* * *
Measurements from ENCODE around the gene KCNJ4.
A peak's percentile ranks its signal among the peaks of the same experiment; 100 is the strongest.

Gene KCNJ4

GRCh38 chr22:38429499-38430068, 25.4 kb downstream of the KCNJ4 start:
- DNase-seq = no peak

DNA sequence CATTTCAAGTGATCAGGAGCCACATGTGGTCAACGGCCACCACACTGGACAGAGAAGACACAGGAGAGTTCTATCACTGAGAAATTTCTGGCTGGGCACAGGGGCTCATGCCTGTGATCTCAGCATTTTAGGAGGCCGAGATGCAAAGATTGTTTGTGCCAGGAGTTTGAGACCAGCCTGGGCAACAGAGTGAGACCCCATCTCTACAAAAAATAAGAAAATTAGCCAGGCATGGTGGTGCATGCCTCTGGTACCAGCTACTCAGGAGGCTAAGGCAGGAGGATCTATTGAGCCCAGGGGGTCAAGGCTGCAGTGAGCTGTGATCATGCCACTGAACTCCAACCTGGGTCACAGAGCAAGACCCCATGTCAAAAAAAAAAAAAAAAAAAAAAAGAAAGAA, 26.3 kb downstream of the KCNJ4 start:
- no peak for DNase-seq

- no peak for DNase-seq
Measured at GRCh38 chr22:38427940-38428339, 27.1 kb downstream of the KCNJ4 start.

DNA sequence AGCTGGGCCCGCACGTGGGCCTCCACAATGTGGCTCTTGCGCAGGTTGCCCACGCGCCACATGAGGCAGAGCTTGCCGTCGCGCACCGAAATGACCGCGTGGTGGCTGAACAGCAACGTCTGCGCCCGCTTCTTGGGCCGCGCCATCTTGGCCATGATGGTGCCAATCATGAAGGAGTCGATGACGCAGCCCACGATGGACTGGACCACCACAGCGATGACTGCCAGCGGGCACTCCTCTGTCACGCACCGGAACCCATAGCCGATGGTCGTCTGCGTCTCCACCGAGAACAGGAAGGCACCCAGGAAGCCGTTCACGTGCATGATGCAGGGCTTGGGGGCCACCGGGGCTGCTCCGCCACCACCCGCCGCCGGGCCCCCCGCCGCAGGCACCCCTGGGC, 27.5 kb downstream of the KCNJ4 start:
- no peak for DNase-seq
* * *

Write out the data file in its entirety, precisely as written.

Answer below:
Measurements from ENCODE around the gene KCNJ4.
A peak's percentile ranks its signal among the peaks of the same experiment; 100 is the strongest.

Gene KCNJ4

GRCh38 chr22:38429499-38430068, 25.4 kb downstream of the KCNJ4 start:
- DNase-seq = no peak

DNA sequence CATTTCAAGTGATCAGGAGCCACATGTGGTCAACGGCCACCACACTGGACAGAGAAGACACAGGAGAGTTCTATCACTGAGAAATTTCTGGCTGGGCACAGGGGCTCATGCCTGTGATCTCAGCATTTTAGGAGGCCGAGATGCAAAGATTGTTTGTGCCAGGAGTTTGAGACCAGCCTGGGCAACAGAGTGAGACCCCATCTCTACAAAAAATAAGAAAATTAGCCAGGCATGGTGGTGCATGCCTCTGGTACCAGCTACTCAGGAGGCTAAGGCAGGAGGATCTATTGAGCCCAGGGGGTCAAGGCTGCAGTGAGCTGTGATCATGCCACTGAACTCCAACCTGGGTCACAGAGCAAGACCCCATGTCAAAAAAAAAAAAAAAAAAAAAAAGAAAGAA, 26.3 kb downstream of the KCNJ4 start:
- no peak for DNase-seq

- no peak for DNase-seq
Measured at GRCh38 chr22:38427940-38428339, 27.1 kb downstream of the KCNJ4 start.

DNA sequence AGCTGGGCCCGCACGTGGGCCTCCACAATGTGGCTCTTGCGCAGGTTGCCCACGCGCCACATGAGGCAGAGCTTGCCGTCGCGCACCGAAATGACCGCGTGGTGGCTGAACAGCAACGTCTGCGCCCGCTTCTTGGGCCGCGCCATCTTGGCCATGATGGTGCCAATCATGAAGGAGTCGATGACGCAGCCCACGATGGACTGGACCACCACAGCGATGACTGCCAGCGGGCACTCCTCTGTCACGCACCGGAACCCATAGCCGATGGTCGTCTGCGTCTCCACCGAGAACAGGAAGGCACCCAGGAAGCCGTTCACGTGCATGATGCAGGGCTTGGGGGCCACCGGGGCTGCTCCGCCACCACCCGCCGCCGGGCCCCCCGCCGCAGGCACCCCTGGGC, 27.5 kb downstream of the KCNJ4 start:
- no peak for DNase-seq